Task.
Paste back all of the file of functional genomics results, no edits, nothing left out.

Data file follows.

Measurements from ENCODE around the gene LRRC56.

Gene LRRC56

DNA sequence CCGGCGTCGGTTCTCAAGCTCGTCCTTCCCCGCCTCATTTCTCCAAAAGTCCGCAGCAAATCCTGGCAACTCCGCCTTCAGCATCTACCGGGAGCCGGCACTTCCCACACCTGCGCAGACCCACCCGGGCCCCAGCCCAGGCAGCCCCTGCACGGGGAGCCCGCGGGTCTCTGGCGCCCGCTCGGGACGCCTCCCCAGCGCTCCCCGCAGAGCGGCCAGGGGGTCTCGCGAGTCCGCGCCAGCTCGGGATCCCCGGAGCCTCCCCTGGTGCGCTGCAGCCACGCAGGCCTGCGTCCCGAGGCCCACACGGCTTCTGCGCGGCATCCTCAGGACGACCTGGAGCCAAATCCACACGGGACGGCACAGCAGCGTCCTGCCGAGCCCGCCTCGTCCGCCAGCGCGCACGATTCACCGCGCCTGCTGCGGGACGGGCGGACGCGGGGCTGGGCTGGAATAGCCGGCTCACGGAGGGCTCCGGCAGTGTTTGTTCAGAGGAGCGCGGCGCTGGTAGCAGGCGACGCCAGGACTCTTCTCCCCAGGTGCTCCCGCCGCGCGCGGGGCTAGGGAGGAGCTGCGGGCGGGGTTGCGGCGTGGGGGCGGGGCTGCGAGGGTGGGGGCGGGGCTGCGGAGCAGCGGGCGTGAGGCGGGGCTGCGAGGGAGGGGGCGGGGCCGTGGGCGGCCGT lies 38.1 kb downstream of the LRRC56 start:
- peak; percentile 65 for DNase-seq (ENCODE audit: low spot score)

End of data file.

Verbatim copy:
Measurements from ENCODE around the gene LRRC56.

Gene LRRC56

DNA sequence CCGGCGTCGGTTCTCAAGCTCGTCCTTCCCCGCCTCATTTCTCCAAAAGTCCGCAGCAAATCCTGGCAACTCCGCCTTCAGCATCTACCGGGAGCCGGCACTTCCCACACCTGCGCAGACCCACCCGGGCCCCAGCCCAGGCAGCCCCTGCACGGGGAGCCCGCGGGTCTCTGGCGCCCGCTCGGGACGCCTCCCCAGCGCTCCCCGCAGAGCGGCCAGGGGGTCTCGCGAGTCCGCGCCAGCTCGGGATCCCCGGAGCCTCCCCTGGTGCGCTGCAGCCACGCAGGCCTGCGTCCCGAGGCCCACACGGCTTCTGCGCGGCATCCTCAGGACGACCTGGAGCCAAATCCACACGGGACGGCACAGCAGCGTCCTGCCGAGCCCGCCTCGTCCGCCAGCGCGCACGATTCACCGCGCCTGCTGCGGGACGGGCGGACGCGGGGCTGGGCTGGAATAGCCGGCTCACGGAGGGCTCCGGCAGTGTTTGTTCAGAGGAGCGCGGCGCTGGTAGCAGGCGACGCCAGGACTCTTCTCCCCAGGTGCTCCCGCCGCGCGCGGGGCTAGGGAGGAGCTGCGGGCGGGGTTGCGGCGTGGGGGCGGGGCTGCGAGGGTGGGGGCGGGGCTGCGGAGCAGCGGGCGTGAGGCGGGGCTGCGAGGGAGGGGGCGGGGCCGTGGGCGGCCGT lies 38.1 kb downstream of the LRRC56 start:
- peak; percentile 65 for DNase-seq (ENCODE audit: low spot score)